What He Said

From Michael Cannon at Cato:

There's a lesson here for those who want to cover the uninsured: focus on the incentives facing the 250 million Americans who have
health insurance, not on the estimated 45 million who don't. If the
federal government stopped encouraging people with health insurance to
be less careful consumers, then coverage would be more affordable, the
number of people without coverage would shrink, and the quality of care
would improve.

My family just switched to a high deductible policy, and its amazing how much our behavior has changed.  We question doctors now -- do we really need that?  We had to take my son in for a CT scan on his head (he got hit by a line drive at the hot corner the other day) and we actually asked the price before we scheduled an appointment.  When was the last time you asked the price of any medical procedure or visit?

PS- The son is fine, but half his face looks like its been inflated with a high-pressure pump.

  • Dan

    It's interesting that people feel that they have an inalienable right to full medical coverage, to heck with costs. There are all sorts of things that poor people can't afford that would improve their life expectancy - safer cars, the ability to move out of dangerous neighborhoods, healthier food (though I'm sure anyone in this country could eat nourishing food if they cared to). But when it comes to health care, why, that would just be unfair if richer people could afford more! I don't get it.

    That said, I doubt the situation is even as bleak as I described above. How many "poor" people don't have microwaves or color TVs (often complete with cable) and many things most of us would consider luxury items? What passes for poverty in this country would be the envy of kings one hundred years ago.

  • markm

    Dan, I think the "reasoning" goes like this: health care protects your life, so it is a fundamental "right", unlike things that just make life better.

    Where that is wrong:

    1) Your living conditions have more influence over your health and longevity than even the best health care does. For example, childhood asthma very strongly correlates to poverty and bad neighborhoods, indicating that something in the poor neighborhoods (cockroach dandruff? stress?) causes most of the cases. Would you rather have free treatment for asthma or to not have asthma?

    Then there's obesity, which for the first time in history is a disease of the so-called "poor" rather than the rich. This means that more food than you need is within nearly everyone's reach, and I can cook good nutritious dinners from amazingly cheap bulk staples and feed a family well for less than the welfare department allows. However, a single parent or two parents both working a minimum wage job likely arrive home too exhausted to cook a good meal, so it's the cheapest possible pre-made dinners and snack foods. Better off Americans may or may not have the same shortage of time and energy, but they can buy better pre-made dinners. In addition, they can probably safely send their kids out to play, and get more exercise themselves, while a family forced by poverty to live where drug dealers rule the streets stays on the living room couch...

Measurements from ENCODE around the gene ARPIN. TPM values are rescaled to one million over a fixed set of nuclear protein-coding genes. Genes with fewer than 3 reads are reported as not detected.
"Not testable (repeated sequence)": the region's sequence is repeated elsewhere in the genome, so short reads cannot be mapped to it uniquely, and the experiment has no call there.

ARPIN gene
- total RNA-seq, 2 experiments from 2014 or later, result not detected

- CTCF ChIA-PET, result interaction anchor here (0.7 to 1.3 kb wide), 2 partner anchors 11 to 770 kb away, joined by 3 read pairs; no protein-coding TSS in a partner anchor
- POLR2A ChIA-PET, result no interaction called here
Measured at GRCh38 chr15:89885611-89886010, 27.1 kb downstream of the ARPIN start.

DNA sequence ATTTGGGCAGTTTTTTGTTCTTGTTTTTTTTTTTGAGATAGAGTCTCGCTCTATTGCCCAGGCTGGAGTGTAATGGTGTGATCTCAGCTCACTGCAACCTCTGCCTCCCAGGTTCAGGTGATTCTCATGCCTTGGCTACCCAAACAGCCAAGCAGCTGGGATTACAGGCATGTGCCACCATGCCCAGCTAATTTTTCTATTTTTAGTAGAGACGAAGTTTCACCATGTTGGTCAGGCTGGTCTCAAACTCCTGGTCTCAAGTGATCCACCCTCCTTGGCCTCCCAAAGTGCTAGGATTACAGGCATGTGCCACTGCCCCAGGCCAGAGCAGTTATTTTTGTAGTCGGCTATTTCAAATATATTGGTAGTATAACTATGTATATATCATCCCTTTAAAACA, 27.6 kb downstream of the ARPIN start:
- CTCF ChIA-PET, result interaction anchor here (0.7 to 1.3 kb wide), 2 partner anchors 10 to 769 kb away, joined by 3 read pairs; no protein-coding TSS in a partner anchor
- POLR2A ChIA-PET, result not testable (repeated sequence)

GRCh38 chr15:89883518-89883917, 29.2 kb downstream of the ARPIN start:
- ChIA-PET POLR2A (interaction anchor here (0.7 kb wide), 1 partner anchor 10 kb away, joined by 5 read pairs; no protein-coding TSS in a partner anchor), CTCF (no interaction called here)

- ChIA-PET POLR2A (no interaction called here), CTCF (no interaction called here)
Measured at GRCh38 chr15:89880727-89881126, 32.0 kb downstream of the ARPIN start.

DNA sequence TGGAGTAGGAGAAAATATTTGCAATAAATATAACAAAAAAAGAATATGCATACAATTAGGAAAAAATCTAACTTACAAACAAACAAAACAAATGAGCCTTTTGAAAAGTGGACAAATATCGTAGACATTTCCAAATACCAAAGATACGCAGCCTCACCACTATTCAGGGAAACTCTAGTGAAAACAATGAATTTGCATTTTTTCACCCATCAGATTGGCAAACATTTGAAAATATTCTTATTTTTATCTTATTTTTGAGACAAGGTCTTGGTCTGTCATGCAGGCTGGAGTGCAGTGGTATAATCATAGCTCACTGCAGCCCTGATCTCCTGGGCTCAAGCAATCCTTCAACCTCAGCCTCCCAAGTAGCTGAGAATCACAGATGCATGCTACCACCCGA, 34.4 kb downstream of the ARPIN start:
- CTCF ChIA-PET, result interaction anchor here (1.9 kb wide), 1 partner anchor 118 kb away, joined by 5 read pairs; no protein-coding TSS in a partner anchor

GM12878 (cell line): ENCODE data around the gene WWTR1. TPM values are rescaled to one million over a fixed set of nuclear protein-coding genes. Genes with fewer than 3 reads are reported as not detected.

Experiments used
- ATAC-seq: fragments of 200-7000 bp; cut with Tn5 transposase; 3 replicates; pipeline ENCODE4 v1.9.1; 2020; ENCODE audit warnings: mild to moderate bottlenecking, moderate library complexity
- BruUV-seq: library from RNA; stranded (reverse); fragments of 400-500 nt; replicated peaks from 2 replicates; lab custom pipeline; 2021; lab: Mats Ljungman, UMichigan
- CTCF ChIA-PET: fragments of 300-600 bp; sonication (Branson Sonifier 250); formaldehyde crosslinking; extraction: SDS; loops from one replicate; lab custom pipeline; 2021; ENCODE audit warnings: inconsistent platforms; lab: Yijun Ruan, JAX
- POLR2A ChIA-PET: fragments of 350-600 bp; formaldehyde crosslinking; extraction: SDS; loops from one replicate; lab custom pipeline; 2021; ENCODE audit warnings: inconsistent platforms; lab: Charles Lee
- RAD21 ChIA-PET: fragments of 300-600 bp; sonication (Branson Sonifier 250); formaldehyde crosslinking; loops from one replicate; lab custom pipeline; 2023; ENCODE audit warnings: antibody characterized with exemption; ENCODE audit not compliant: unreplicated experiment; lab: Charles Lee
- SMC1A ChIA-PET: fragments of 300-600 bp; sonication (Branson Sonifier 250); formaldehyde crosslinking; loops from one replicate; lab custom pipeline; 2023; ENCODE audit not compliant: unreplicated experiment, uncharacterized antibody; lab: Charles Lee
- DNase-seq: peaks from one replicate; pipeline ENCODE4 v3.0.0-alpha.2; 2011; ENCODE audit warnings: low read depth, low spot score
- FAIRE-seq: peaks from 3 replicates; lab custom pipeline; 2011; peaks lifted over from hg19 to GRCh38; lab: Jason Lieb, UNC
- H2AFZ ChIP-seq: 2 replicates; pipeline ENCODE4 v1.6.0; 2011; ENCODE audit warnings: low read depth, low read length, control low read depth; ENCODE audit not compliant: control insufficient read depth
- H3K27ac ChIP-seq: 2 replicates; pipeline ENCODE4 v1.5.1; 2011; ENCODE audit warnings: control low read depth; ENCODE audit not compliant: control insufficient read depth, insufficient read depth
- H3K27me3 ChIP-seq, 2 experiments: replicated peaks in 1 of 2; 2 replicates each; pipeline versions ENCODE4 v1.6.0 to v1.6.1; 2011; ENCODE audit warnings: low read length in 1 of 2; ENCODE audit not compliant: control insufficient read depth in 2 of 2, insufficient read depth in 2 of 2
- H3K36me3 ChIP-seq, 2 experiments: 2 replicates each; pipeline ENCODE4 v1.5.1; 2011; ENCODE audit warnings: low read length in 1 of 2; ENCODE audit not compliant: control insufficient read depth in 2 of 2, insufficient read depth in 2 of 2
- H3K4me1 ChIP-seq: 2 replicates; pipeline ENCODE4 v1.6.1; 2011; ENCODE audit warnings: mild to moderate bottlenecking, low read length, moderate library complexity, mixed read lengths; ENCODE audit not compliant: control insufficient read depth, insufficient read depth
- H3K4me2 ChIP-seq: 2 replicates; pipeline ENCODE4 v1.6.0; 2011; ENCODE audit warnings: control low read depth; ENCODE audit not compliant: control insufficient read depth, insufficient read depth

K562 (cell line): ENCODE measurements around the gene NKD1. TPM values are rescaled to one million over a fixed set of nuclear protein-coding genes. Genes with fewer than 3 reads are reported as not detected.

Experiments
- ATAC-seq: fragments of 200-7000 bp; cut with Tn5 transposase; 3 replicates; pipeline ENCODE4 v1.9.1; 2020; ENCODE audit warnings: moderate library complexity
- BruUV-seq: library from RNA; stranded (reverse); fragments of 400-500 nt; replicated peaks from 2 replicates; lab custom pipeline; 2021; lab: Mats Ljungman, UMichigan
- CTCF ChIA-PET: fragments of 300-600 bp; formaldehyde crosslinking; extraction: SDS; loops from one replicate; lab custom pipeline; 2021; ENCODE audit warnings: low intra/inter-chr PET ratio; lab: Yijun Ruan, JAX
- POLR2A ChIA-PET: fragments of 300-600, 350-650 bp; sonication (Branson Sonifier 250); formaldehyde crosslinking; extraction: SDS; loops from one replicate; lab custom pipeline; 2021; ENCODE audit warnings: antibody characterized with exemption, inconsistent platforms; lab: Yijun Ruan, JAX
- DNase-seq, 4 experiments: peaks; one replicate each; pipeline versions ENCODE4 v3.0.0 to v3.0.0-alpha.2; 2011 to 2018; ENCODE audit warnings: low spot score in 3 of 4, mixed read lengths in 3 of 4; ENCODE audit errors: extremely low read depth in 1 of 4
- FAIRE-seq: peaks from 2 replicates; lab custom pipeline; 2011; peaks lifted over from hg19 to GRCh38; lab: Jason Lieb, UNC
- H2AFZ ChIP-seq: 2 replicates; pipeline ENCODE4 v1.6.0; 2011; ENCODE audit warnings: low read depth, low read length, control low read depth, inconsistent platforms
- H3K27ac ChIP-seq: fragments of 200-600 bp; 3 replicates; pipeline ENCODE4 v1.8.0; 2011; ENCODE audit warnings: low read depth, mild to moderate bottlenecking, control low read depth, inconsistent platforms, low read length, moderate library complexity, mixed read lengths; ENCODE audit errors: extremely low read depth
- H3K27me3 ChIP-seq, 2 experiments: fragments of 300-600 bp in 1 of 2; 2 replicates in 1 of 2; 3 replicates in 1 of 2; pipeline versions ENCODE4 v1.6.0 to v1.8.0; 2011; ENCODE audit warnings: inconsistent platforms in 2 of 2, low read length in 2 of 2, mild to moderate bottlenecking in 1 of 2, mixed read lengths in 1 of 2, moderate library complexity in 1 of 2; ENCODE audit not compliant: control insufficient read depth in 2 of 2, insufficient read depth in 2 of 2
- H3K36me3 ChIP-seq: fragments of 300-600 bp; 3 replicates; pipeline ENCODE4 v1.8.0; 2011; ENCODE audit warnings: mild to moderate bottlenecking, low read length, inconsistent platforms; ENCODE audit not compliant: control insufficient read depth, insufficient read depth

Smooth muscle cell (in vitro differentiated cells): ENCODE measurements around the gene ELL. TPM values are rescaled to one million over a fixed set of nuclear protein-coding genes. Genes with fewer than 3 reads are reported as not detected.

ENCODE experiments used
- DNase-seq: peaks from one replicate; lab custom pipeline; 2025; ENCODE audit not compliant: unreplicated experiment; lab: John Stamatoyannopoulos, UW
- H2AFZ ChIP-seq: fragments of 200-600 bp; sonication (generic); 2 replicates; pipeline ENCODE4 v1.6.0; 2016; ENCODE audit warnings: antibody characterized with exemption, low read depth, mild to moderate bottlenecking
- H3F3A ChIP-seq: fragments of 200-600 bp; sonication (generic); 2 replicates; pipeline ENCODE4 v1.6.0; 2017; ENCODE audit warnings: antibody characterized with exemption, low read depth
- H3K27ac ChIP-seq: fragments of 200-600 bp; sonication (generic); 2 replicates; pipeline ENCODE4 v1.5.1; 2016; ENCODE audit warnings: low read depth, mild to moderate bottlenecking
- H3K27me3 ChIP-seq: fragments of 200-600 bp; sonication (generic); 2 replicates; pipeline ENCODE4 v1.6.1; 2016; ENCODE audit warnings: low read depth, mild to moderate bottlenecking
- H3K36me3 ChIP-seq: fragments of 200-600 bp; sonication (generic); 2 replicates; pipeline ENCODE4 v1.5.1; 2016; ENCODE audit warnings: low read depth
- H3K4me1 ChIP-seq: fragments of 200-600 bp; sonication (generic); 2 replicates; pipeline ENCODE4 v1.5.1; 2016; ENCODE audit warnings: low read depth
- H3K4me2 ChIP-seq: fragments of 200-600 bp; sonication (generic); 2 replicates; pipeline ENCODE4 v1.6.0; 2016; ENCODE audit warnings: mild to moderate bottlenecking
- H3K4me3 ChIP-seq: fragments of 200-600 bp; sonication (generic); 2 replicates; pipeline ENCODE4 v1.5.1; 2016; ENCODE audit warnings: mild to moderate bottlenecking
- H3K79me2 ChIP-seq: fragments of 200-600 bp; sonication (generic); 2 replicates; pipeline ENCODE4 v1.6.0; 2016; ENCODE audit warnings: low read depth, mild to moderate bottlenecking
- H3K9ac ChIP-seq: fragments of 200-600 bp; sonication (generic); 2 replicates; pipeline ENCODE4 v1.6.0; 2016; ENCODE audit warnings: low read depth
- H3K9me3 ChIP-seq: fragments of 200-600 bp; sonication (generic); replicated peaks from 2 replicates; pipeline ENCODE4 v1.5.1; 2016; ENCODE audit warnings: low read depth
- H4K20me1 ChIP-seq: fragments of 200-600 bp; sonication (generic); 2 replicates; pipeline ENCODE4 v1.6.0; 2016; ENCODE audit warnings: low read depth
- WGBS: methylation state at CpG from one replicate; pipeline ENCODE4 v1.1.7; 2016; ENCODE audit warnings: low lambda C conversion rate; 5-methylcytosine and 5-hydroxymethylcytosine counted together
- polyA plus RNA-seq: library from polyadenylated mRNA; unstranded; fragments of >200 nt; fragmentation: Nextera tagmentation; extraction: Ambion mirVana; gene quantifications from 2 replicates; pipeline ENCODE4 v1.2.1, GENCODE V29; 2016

Divert too much money to medical care, and you force more people to raise their children in such conditions, creating medical problems that no health care can cure.

    2) There is no "right" that can only be met by violating someone else's rights.

  • http://nflcheerleader.blogspot.com James B.

    I would also add that the 45 million figure for uninsured is misleading. That number refers to the number of people who lacked insurance at any point during the calendar year. The number of people who lacked insurance for the entire year is closer to 32 million. If you don't count illegal aliens, (I'm very pro-immigration, but I don't think providing universal health insurance/coverage to illegals is very smart politically or economically ) the number drops into the 20 millions. Knock out children who already eligible for CHiP programs but are participating and the number drops further. (Not that I am an advocate for CHiP but it seems silly to use these kids as evidence that we need Socialized medicine when they don't take advantage of the currently available programs.)

    Then there are people like me in the 90s. I was young and healthy and made the decision to forgo health insurance and used the money I save on premiums for when I need to see the doctor. (Now I have a HDHP like the Coyote) Of course this is a gamble. I read in the WSJ a while ago about a guy making $80,000 who eschewed health insurance and then had a heart attack.

    My point? In addition to agreeing completely with the Coyote about incentives and high-deductible planes, the debate is being driven my numbers that make the problem seem much worse that it actually is.

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